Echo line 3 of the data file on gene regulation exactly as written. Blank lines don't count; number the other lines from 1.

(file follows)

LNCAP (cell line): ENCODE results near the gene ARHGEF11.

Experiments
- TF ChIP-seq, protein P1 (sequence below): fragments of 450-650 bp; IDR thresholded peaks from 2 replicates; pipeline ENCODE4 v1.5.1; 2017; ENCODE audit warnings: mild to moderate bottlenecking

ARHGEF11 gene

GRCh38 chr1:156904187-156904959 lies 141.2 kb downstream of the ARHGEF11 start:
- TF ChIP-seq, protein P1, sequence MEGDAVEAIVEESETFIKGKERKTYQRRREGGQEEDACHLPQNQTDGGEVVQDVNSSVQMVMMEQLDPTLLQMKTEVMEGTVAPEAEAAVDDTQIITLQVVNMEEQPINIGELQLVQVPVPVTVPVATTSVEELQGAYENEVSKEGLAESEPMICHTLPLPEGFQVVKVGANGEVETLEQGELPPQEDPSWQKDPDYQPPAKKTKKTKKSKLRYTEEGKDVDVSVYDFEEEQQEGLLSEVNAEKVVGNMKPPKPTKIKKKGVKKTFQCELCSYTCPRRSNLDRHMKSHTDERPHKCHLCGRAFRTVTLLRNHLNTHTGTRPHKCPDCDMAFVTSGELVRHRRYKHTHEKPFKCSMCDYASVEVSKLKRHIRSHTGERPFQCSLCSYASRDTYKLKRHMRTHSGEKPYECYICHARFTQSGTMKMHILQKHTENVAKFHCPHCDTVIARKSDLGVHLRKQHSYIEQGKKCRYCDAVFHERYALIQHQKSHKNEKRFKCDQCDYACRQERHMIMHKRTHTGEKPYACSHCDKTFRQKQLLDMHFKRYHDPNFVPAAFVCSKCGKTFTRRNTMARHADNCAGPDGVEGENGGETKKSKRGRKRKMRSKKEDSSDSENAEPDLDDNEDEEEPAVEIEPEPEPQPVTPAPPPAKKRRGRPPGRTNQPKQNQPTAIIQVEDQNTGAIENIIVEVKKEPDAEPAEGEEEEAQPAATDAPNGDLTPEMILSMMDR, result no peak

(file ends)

- TF ChIP-seq, protein P1 (sequence below): fragments of 450-650 bp; IDR thresholded peaks from 2 replicates; pipeline ENCODE4 v1.5.1; 2017; ENCODE audit warnings: mild to moderate bottlenecking